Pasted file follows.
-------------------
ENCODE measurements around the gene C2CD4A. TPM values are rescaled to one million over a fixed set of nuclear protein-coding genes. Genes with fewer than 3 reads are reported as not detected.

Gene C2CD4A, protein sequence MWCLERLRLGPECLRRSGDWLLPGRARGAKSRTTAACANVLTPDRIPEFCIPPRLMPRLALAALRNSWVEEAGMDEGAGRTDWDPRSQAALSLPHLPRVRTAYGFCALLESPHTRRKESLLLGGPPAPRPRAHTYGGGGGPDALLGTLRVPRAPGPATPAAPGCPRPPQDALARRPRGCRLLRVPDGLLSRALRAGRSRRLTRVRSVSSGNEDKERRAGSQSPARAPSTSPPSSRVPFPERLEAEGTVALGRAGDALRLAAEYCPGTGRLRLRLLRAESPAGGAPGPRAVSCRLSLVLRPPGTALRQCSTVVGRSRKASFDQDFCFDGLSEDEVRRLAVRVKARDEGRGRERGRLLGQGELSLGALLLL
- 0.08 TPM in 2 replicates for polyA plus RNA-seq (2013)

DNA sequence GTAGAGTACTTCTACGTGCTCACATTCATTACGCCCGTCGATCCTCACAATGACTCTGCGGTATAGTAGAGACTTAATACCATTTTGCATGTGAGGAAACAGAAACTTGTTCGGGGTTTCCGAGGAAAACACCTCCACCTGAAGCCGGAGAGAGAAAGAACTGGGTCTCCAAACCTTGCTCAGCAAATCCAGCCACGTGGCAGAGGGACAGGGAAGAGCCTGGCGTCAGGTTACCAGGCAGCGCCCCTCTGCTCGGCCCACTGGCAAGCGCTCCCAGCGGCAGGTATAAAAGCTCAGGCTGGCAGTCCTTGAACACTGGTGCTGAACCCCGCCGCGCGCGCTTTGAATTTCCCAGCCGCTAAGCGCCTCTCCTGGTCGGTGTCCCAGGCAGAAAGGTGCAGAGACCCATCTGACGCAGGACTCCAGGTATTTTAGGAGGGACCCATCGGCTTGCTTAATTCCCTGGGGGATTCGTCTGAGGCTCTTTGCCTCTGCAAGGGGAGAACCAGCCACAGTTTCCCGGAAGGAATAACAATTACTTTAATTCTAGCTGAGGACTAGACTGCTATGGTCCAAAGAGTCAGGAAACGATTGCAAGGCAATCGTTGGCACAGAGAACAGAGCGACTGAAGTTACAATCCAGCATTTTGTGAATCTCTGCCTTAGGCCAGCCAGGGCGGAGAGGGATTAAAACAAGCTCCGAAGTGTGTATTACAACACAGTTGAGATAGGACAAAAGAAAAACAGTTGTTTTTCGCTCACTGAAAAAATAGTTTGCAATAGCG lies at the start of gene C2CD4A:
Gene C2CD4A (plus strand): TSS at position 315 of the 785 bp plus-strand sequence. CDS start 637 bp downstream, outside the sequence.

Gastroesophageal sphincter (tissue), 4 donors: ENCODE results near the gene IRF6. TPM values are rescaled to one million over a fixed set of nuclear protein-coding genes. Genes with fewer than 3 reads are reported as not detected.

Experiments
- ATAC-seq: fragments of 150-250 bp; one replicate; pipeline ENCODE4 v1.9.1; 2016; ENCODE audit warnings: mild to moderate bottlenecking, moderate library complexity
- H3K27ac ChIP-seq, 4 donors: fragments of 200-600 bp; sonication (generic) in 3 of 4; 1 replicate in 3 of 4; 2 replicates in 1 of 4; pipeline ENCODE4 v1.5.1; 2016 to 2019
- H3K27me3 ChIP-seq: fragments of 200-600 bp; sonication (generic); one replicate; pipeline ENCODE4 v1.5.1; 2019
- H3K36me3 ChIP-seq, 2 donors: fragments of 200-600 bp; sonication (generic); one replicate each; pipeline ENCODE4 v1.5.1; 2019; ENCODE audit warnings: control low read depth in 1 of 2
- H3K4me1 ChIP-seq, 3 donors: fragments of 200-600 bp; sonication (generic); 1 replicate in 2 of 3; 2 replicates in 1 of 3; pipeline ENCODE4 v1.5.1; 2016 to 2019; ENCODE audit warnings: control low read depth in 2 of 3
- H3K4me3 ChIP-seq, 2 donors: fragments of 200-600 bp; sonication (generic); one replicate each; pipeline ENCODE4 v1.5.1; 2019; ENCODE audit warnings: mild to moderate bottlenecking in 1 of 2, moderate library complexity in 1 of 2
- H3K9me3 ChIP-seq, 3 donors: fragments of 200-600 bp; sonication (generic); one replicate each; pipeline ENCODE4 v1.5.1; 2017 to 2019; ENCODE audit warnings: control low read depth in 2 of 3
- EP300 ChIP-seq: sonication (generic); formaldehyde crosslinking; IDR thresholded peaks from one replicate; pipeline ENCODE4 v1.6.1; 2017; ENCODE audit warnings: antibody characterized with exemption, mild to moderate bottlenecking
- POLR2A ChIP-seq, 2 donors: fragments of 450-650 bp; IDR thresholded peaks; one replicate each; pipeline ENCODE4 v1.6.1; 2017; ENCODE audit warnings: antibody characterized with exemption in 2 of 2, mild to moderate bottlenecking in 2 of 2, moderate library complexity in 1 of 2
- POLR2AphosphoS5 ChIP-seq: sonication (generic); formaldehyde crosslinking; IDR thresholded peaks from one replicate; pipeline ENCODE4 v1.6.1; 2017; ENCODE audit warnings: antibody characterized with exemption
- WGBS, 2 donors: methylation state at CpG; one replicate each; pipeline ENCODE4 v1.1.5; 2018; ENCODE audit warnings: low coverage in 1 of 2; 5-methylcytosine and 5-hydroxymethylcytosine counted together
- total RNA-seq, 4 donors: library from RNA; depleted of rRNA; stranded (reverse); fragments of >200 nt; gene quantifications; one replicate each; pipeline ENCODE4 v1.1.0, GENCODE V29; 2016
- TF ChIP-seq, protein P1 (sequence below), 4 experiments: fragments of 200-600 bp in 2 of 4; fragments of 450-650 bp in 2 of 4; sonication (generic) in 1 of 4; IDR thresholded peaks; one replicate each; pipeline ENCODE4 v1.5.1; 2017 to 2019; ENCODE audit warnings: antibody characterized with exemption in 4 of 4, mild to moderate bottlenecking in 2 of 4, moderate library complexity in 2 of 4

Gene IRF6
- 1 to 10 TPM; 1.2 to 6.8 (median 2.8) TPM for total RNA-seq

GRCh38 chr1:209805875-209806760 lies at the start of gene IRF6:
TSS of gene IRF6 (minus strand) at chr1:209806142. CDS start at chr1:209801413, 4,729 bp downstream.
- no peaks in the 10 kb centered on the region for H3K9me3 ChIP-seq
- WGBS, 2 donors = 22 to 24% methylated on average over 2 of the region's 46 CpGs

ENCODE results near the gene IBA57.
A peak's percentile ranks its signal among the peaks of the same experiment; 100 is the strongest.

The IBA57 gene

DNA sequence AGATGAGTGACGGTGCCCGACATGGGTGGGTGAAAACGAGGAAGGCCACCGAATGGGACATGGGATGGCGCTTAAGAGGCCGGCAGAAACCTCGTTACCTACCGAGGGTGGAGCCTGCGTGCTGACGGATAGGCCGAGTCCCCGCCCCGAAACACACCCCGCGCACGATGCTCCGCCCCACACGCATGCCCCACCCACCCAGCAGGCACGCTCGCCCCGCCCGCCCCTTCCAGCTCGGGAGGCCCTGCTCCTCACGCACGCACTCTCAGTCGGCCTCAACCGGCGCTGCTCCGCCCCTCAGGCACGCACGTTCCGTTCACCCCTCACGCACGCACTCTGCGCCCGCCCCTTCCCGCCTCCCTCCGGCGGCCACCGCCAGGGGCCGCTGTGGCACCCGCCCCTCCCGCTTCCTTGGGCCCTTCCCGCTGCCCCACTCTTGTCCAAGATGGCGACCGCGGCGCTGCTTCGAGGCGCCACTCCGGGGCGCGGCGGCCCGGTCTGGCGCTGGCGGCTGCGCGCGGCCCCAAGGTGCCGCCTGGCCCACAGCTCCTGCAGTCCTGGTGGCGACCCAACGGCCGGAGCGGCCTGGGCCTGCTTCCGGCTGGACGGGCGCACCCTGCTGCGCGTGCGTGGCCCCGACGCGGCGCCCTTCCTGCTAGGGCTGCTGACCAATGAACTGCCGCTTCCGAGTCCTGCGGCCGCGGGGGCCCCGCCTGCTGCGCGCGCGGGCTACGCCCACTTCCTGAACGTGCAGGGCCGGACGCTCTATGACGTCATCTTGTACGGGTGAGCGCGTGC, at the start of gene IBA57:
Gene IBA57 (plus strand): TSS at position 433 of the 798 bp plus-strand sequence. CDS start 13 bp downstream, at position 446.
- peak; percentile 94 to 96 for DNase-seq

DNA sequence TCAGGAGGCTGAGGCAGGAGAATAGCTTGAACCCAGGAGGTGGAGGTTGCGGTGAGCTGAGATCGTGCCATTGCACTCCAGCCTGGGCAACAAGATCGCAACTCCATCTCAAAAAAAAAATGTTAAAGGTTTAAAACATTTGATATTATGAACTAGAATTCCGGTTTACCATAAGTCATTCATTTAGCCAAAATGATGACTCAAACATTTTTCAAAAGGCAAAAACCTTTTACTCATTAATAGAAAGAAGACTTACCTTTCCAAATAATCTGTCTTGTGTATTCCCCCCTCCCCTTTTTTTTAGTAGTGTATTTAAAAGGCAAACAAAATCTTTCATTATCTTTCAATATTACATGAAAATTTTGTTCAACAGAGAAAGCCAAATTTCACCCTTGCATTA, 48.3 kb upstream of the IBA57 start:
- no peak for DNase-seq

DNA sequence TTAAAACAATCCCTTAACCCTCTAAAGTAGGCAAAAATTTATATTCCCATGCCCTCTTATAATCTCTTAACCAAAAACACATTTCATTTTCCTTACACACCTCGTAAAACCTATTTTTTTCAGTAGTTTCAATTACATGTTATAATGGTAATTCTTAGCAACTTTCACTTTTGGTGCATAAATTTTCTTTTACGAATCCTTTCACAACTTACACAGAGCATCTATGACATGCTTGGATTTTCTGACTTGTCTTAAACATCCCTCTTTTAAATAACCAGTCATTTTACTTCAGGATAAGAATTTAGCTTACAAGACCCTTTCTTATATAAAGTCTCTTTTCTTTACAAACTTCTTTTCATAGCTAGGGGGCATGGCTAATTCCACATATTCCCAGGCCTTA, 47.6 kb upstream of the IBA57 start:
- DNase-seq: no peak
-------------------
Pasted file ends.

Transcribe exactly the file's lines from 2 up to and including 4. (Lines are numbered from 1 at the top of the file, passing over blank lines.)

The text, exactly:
Gene C2CD4A, protein sequence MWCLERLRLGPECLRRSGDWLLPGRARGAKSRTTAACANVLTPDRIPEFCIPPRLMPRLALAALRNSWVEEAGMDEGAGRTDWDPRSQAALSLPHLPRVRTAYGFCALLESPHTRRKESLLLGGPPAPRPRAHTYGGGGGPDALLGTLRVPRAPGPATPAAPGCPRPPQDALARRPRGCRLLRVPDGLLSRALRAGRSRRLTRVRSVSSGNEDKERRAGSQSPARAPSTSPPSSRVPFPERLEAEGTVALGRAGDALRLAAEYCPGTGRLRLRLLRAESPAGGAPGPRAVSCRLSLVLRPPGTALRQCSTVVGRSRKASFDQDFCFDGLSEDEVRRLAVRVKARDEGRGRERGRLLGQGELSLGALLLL
- 0.08 TPM in 2 replicates for polyA plus RNA-seq (2013)

DNA sequence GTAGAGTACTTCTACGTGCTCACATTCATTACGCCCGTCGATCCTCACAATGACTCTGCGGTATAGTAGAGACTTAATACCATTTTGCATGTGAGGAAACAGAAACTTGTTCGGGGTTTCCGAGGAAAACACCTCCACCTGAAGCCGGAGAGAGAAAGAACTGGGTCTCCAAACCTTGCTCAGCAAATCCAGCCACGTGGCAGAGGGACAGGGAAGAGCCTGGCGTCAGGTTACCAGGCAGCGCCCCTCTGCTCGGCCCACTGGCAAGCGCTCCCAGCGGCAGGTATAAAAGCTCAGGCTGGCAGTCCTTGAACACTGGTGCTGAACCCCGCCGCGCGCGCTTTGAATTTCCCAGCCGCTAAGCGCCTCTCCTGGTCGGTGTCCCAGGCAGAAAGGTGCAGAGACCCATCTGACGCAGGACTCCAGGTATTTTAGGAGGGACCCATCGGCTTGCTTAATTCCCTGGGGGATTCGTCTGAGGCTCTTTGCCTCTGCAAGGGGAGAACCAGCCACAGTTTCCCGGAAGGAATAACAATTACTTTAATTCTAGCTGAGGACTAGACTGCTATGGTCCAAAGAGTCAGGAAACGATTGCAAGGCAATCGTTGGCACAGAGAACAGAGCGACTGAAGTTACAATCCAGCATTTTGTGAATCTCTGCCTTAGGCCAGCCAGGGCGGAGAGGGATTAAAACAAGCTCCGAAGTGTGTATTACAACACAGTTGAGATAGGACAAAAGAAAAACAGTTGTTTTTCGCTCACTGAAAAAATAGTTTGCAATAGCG lies at the start of gene C2CD4A: